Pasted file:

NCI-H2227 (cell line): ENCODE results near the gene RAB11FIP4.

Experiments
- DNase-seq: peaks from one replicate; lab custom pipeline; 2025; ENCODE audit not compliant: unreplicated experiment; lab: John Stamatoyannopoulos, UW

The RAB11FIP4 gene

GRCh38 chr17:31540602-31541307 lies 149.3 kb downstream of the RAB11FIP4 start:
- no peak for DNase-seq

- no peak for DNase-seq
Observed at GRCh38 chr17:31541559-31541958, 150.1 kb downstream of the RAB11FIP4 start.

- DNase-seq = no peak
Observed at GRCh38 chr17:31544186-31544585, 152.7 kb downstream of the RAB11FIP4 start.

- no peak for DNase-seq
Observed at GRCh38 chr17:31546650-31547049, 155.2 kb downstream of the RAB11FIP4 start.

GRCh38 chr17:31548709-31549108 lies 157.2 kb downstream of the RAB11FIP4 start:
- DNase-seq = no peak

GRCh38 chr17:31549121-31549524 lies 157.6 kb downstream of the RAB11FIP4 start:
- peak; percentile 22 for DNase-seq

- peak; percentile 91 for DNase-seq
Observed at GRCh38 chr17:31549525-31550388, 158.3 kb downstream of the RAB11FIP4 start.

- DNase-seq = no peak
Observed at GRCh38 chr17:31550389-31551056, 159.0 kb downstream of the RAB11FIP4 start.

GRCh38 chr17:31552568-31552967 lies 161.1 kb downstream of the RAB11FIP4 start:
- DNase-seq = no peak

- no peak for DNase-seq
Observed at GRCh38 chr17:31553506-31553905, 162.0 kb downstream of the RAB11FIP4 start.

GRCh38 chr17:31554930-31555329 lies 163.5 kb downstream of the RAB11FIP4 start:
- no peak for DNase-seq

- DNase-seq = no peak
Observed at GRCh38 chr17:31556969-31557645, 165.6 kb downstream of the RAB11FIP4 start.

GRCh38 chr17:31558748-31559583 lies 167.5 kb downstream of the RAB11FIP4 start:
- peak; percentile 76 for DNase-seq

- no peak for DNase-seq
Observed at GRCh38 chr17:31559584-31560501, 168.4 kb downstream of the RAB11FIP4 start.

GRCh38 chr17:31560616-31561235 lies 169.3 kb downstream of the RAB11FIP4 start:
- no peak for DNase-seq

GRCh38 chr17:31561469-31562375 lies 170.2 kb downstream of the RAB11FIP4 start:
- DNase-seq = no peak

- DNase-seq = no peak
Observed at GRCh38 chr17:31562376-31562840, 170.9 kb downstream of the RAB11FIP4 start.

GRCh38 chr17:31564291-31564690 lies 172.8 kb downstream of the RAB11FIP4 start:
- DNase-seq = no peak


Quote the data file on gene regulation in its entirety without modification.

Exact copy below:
NCI-H2227 (cell line): ENCODE results near the gene RAB11FIP4.

Experiments
- DNase-seq: peaks from one replicate; lab custom pipeline; 2025; ENCODE audit not compliant: unreplicated experiment; lab: John Stamatoyannopoulos, UW

The RAB11FIP4 gene

GRCh38 chr17:31540602-31541307 lies 149.3 kb downstream of the RAB11FIP4 start:
- no peak for DNase-seq

- no peak for DNase-seq
Observed at GRCh38 chr17:31541559-31541958, 150.1 kb downstream of the RAB11FIP4 start.

- DNase-seq = no peak
Observed at GRCh38 chr17:31544186-31544585, 152.7 kb downstream of the RAB11FIP4 start.

- no peak for DNase-seq
Observed at GRCh38 chr17:31546650-31547049, 155.2 kb downstream of the RAB11FIP4 start.

GRCh38 chr17:31548709-31549108 lies 157.2 kb downstream of the RAB11FIP4 start:
- DNase-seq = no peak

GRCh38 chr17:31549121-31549524 lies 157.6 kb downstream of the RAB11FIP4 start:
- peak; percentile 22 for DNase-seq

- peak; percentile 91 for DNase-seq
Observed at GRCh38 chr17:31549525-31550388, 158.3 kb downstream of the RAB11FIP4 start.

- DNase-seq = no peak
Observed at GRCh38 chr17:31550389-31551056, 159.0 kb downstream of the RAB11FIP4 start.

GRCh38 chr17:31552568-31552967 lies 161.1 kb downstream of the RAB11FIP4 start:
- DNase-seq = no peak

- no peak for DNase-seq
Observed at GRCh38 chr17:31553506-31553905, 162.0 kb downstream of the RAB11FIP4 start.

GRCh38 chr17:31554930-31555329 lies 163.5 kb downstream of the RAB11FIP4 start:
- no peak for DNase-seq

- DNase-seq = no peak
Observed at GRCh38 chr17:31556969-31557645, 165.6 kb downstream of the RAB11FIP4 start.

GRCh38 chr17:31558748-31559583 lies 167.5 kb downstream of the RAB11FIP4 start:
- peak; percentile 76 for DNase-seq

- no peak for DNase-seq
Observed at GRCh38 chr17:31559584-31560501, 168.4 kb downstream of the RAB11FIP4 start.

GRCh38 chr17:31560616-31561235 lies 169.3 kb downstream of the RAB11FIP4 start:
- no peak for DNase-seq

GRCh38 chr17:31561469-31562375 lies 170.2 kb downstream of the RAB11FIP4 start:
- DNase-seq = no peak

- DNase-seq = no peak
Observed at GRCh38 chr17:31562376-31562840, 170.9 kb downstream of the RAB11FIP4 start.

GRCh38 chr17:31564291-31564690 lies 172.8 kb downstream of the RAB11FIP4 start:
- DNase-seq = no peak